ICAO to discuss airport security and other threats at expert panel in March

The International Civil Aviation Organization will focus on airport security at a meeting in March in light of the terrorist attack that recently brought down a Russian airliner in Egypt, a top official of the UN agency the oversees global aviation said Monday.

MONTREAL — The International Civil Aviation Organization will focus on airport security at a meeting in March in light of the terrorist attack that recently brought down a Russian airliner in Egypt, a top official of the UN agency the oversees global aviation said Monday.

ICAO council president Olimuyiwa Benard Aliu of Nigeria said that while flying remains very safe some countries need to do a better job addressing security challenges, including “insider threats” from airport staff, airline employees and others who have access to aircraft.

While most member countries meet high standards, “sometimes we do find there are deficiencies here and there,” he told reporters following the opening of a three-day aviation forum on the economic contribution of global aviation.

“The whole essence is to put in place mechanisms to assist the members states in addressing those challenges.”

Aliu said ICAO will implement recommendations of an investigation being conducted into the Oct. 31 explosion aboard the Russian plane that killed 224 people. ISIS has claimed responsibility, saying it had planted a bomb aboard the aircraft.

“If there are specific recommendations that we need to pay attention to you can be rest assured that we will take action immediately,” Aliu said.

Aliu said 2014 was the safest year on record or commercial aviation and the sector wants to maintain that standard to ensure travellers continue to have confidence in airline travel, a big contributor to global economic activity.

Aviation generates US$2.4 trillion in economic activity annually supporting 58 million jobs, including 8.5 million direct employment.

The number of passengers is expected to more than double to six billion over the next 15 years, while more than half the 1.1 billion tourists who crossed international borders last year did so by air.

To ensure continued safety, countries need to develop new technologies and train employees to handle the extra traffic without more accidents, congestion or delays.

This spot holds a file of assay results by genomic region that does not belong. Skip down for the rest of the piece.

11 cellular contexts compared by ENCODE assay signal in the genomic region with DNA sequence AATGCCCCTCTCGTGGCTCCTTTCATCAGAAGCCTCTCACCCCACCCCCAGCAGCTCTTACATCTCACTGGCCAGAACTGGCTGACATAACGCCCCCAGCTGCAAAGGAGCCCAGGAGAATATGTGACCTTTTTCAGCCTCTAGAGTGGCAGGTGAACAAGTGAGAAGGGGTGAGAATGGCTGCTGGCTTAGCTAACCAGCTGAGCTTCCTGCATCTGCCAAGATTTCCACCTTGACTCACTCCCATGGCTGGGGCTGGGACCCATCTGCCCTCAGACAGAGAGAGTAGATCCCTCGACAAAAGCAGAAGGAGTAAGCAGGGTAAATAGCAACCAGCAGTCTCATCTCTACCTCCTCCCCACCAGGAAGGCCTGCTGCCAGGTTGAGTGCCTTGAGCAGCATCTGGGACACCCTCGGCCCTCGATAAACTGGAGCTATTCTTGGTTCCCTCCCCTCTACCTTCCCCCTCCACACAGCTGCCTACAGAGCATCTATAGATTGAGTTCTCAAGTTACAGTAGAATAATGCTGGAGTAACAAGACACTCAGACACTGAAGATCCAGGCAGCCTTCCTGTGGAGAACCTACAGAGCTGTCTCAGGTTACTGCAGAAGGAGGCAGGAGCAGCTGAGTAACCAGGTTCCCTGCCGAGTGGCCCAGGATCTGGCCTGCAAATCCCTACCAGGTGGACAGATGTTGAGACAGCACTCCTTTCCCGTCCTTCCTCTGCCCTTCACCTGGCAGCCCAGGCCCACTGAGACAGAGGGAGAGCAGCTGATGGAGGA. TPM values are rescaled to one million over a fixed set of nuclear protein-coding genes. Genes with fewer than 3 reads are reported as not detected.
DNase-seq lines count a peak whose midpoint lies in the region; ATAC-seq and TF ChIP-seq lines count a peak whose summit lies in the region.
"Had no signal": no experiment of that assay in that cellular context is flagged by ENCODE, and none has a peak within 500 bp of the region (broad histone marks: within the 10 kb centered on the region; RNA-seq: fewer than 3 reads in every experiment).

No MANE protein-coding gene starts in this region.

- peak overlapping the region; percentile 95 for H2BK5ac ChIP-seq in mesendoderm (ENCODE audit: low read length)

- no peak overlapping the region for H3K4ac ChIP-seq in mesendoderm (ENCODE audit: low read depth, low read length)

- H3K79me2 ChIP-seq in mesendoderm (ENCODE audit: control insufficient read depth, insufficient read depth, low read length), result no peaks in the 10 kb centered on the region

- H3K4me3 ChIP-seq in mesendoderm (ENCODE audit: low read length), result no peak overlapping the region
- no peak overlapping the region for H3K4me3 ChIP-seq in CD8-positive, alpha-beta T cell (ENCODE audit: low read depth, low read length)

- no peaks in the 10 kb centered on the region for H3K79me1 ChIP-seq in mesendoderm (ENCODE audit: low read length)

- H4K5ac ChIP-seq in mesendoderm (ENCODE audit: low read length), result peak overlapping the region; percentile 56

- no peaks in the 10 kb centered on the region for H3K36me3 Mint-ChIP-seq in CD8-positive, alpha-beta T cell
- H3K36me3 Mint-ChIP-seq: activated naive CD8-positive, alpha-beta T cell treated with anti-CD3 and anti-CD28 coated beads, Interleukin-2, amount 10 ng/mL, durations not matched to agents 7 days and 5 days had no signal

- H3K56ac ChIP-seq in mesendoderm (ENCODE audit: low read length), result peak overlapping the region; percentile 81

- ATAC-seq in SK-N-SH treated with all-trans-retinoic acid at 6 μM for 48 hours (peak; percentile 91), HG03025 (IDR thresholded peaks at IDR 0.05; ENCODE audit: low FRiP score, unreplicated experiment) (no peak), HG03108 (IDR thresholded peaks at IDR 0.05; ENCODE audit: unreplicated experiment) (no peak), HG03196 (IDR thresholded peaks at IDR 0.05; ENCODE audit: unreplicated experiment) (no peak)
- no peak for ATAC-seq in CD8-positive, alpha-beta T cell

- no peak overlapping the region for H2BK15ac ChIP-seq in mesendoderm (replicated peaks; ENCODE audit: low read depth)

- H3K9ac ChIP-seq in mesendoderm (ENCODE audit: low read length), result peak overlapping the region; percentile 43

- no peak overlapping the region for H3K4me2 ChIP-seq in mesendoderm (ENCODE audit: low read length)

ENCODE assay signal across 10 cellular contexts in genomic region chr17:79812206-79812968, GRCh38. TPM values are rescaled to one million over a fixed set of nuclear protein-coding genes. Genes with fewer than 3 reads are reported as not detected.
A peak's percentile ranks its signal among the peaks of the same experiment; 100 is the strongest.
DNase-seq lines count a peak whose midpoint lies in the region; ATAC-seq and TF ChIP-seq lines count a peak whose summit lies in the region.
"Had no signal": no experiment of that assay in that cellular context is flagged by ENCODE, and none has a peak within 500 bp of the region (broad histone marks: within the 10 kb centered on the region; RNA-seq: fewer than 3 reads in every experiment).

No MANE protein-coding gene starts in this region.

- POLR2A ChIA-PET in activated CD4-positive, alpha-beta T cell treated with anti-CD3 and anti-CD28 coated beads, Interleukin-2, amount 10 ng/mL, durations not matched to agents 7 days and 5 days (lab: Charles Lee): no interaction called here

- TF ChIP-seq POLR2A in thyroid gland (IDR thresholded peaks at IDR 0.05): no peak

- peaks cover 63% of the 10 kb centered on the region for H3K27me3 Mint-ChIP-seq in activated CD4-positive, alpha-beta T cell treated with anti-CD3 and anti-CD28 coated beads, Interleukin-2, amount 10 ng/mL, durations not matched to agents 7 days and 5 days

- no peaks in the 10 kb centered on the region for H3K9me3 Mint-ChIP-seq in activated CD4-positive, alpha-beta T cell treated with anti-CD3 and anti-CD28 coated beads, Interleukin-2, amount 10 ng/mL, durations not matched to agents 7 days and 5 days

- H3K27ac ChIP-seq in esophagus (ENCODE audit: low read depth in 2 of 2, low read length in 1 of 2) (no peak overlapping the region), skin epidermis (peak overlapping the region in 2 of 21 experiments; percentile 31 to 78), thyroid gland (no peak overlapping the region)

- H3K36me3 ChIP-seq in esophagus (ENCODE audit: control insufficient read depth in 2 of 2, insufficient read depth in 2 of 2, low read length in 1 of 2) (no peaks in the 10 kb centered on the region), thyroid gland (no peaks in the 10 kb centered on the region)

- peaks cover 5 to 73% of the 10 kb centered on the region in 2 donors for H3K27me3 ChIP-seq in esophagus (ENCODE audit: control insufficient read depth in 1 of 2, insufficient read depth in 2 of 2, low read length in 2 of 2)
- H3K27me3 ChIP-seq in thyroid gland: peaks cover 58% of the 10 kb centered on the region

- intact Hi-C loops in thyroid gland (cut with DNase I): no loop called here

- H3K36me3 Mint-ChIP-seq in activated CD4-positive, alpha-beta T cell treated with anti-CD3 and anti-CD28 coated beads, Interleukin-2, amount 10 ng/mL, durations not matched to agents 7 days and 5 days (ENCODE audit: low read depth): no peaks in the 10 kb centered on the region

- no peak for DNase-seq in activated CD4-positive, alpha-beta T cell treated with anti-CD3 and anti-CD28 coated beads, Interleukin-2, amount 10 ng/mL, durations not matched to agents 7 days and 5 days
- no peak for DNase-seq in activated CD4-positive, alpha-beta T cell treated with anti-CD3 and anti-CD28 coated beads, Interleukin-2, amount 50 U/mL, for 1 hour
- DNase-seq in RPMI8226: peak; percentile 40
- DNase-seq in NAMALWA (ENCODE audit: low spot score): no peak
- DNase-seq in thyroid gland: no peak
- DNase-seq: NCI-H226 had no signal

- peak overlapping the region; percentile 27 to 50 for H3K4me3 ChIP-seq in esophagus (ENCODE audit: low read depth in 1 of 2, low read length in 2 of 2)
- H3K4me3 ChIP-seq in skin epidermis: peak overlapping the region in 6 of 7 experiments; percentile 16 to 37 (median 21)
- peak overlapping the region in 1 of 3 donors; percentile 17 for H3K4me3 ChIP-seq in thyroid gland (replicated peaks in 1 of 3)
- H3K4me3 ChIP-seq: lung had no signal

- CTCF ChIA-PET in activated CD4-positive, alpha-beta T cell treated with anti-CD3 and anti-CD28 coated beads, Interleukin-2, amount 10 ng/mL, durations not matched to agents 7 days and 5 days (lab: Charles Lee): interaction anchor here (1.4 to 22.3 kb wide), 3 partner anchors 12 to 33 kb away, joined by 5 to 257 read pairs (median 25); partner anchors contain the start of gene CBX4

ICAO Secretary General Fang Liu of China said some developing states need help to enhance their capabilities to implement safety and security standards.

“We would like to help the states with minimum standards,” she said, adding the extra funding shouldn’t come from higher security fees paid by passengers.

Liu said the agency’s No Country Left Behind strategy launched last year was designed to help countries to upgrade infrastructure, train workers and establish oversight systems.

She pointed to African countries, for example, that need help to ensure flights meet the safety standards in place in developed countries like the United States.

Earlier, federal Transport Minister Marc Garneau said the Canadian government supports efforts to strengthen security and build the capability of aviation systems around the world.

Garneau, Canada’s first astronaut in space, also said efforts are needed to address climate change.

“So I applaud ICAO’s vision to increase the sustainability of international air transportation and reduce its impact on the environment.”

Just Posted

Tory MPs gather in Red Deer to hear from voters

Eight MPs from across the province got input on a wide range of topics

Red Deer food bank to re-evaluate to stay up to date on new Canadian food guide

The Red Deer Food Bank Society, which feeds thousands of families every… Continue reading

Young Blackfalds mother copes with double tragedies with community support

Three fundraisers are being held to help Alana Newbold and her children

Red Deer careful about overuse of road salt

Focus on anti-icing to reduce salt use

Carjacking victim would stop to help again

Springbrook woman has some sympathy for carjacker

2-for-1: Total lunar eclipse comes with supermoon bonus

On Sunday night, the moon, Earth and sun lined up to create the eclipse, which was visible throughout North and South America

Liberals have options to help more millennials buy homes, experts say

OTTAWA — The federal Liberals have several options as they look for… Continue reading

Parks Canada puts brakes on Icefields Parkway bike trail in Alberta

Parks Canada says it won’t go ahead with a plan to build… Continue reading

Sylvan Lake resident to receive kidney from younger sister

Sylvan Lake resident Lexie Libby had been losing hope of ever finding… Continue reading

Closing arguments at trial of accused in slaying of Calgary Stampeders player

CALGARY — Final arguments are to be heard today at the trial… Continue reading

Edmonton Oilers fire general manager Peter Chiarelli: reports

EDMONTON — Peter Chiarelli has been fired as general manager of the… Continue reading

Canadian Milos Raonic has Australian Open run end in quarterfinals

MELBOURNE, Australia — Canadian Milos Raonic is done at the Australian Open… Continue reading

$20K pay gap between women, men in Canadian tech jobs

The report defines tech workers as people either producing or making extensive use of technology, regardless of industry

Two Quebec short-film directors mark first Oscar nominations together

TORONTO — Two Quebec filmmakers celebrated in solidarity on Tuesday after learning… Continue reading

Most Read